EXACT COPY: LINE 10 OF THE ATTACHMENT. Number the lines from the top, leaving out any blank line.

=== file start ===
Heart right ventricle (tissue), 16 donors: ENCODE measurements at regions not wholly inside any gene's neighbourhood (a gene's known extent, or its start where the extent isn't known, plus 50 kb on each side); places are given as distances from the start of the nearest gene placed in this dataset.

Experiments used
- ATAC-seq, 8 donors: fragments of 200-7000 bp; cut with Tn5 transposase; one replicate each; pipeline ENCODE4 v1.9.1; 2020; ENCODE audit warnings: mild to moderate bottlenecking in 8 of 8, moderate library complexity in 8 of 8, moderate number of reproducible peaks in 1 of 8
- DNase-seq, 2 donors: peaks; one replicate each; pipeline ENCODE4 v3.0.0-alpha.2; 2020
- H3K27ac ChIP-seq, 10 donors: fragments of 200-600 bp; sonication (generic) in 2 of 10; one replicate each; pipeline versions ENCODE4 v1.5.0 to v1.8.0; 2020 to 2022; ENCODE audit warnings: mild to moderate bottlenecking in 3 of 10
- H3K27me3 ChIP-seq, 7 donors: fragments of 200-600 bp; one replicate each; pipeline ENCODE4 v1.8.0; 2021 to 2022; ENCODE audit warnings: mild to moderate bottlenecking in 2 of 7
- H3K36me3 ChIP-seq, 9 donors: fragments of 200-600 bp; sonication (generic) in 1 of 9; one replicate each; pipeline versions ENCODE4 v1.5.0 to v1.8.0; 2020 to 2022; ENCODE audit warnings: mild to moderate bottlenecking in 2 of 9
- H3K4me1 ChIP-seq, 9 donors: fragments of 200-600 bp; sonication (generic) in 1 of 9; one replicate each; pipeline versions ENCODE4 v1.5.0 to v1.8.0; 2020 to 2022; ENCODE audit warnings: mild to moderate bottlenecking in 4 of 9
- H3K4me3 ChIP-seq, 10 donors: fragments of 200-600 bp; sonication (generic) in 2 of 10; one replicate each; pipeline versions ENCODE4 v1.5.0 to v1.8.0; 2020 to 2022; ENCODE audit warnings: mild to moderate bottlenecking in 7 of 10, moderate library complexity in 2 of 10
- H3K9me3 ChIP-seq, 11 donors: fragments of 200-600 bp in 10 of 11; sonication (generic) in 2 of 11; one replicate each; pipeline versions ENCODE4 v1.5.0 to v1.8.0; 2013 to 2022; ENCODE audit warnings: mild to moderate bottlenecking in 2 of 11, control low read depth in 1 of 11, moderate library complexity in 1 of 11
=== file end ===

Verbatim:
- H3K9me3 ChIP-seq, 11 donors: fragments of 200-600 bp in 10 of 11; sonication (generic) in 2 of 11; one replicate each; pipeline versions ENCODE4 v1.5.0 to v1.8.0; 2013 to 2022; ENCODE audit warnings: mild to moderate bottlenecking in 2 of 11, control low read depth in 1 of 11, moderate library complexity in 1 of 11